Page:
When new babies arrive there is always a lack of sleep. Two years ago my little one was born and some days I would wake up planning my nap for that day.
The past few years with lambing have been very similar to having a newborn human. I would wake up every two hours, walk out of the barn, shine a flashlight on all the sheep and either a) finding nothing and drag myself back to bed OR b) see feet/a lamb and go running to the house to wake Jesse.
This year I had a different plan of attack.
I had a few worries when I started Operation Baby Monitor. Would the ewes make enough noise birthing for me to hear? Would I actually wake up if they did make noise? My plan was not to set a single alarm and SLEEP THROUGH the majority of lambing season, only to be awakened by the sounds of labor..... if they occurred at all.
The first lamb was born on a Sunday. We were watching a new episode of Downton Abbey when and audible yell came through the baby monitor. It was a screech that could only be interpreted as labor pains. I bundled up as quickly as possible and headed to the barn. Sure enough, Mimi Mumps was in the middle of labor. She needed some assistance passing the head, and to be honest, had we not had the monitor we would not have gone out there for another twenty minutes, when the episode was finished.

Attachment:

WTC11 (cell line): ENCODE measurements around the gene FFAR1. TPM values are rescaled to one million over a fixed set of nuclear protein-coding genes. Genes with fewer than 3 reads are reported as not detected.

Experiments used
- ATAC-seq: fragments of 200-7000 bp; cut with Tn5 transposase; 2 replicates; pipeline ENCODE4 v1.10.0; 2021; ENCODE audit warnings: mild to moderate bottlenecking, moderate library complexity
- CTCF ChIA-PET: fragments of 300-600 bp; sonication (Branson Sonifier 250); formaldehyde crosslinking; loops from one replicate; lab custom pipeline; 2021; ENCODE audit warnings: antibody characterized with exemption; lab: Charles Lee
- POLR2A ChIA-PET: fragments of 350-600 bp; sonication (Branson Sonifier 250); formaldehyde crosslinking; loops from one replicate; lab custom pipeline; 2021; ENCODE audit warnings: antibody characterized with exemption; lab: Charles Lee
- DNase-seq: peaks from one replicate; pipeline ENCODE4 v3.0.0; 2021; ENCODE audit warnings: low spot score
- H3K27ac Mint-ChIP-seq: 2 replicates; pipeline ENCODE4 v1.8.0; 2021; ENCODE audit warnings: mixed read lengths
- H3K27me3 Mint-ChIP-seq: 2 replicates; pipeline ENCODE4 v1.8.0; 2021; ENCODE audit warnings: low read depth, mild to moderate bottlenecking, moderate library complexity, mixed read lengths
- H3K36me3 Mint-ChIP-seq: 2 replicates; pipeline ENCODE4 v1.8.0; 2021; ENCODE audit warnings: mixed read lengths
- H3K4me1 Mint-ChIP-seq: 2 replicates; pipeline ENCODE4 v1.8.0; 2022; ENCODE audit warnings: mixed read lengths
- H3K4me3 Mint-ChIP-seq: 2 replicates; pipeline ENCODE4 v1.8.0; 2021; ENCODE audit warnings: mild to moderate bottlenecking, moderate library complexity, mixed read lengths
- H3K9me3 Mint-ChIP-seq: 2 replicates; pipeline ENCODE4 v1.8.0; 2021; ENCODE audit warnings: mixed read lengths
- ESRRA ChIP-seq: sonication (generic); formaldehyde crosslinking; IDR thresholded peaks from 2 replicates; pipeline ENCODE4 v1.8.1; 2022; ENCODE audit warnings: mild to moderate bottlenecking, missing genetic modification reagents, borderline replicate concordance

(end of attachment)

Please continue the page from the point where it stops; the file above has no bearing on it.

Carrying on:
The rest of lambing followed in very much the same way. The new mothers, or mothers who needed some help, would wake me up with LOUD screeching. With the older mothers I would be awakened by the new and constant bleating of a lamb who is training it's mother to it's specific sound. If I awoke in the middle of the night to a suspicious sound I was able to check the video feed to see if there was something I needed to investigate, or if I could drop back off to sleep.
This year we lost just one lamb. Blerta's second born twin was presenting head back and one arm out. Jesse was out of town, and despite my best efforts I could not turn the head. The vet was called to assist, but by the time she arrived it was too late. For us, losing one lamb out of a potential twenty-one, in below freezing conditions is a great accomplishment. I attribute a lot of the success of this year to the baby monitor, it allowed us to get to the barn quickly and respond if necessary before any lamb was affected by the weather.
And while not as important as our lambs health, I was able to get some sleep. Which I think everyone on the farm appreciated.
The seaman tells stories of winds, the ploughman of